Michael Collett KC > Twenty Essex > London, England > Lawyer Profile
Twenty Essex Offices
20 ESSEX STREET
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Michael Collett KC
- Banking and financial contracts
- Commodities and sale of goods
- Energy and natural resources
- Insurance and reinsurance
- Private international law
- Shareholder and joint venture disputes
Michael specialises in commercial law.
His areas of practice include general commercial disputes, international trade, shipping (including charterparty, contract of affreightment, bill of lading, shipbuilding, and ship sale and purchase disputes), commodities, conflicts of laws, insurance (including marine insurance and protection and indemnity cover), reinsurance, banking, and shareholder disputes.
Michael appears both in court and before a variety of arbitration tribunals. He is registered to appear before the Singapore International Commercial Court (SICC).
He accepts appointments as an arbitrator. Michael has been involved in a number of references under various regimes, including the LCIA and LMAA terms, UNCITRAL rules, and ad hoc. He is a member of the panel of arbitrators of ARIAS (UK), MOOGAS, SCMA and SIAC.
Lawyer Rankings(Leading Silks)Ranked: Tier 4
Michael Collett KC –Twenty Essex ‘Very effective as counsel. He knows his charterparty law extremely well and has a very strong intellect. His advocacy is well presented in a calm manner which goes down well with judges and arbitrators.’(Leading Silks)Ranked: Tier 1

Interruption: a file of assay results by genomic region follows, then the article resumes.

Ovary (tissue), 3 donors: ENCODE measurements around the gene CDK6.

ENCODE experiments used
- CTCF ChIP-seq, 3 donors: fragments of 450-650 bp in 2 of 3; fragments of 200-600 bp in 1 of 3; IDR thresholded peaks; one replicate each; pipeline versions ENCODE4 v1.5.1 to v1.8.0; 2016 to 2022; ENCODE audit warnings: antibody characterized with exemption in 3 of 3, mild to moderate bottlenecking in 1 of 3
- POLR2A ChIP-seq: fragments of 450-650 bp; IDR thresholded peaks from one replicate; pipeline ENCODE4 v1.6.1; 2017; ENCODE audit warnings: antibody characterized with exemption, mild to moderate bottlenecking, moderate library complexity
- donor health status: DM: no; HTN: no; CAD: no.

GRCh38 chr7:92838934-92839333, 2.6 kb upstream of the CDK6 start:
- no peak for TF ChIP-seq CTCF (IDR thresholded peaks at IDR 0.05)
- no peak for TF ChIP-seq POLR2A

‘Undoubtedly the strongest commodities set’, Twenty Essex has ‘some outstanding practitioners and the widest selection of very talented lawyers in the commodities area’. One market source remarks that it is ‘the premier set for commodities work with multiple options at every level of seniority’. Michael Ashcroft KC, Michael Collett KC and Timothy Young KC are among the most prominent silks in this area of law. Ashcroft KC acted for the seller, Tintrade Inc., in Septo Trading Inc v Tintrade Inc, a fuel oil dispute concerning where title passed, who bore the risk of off-specification cargo in context of blending and supply from multiple shore tanks through pipelines, and whether cargo was, in fact, off-spec. Among the juniors, Daniel Bovensiepen, who acted as sole counsel defending a Commercial Court claim totalling about $765,000 for alleged contamination of a cargo of gasoil, and Oliver Caplin, who acted as sole counsel in a five-day oil trading dispute in the Commercial Court, are among many who are considered to be at the top of their game.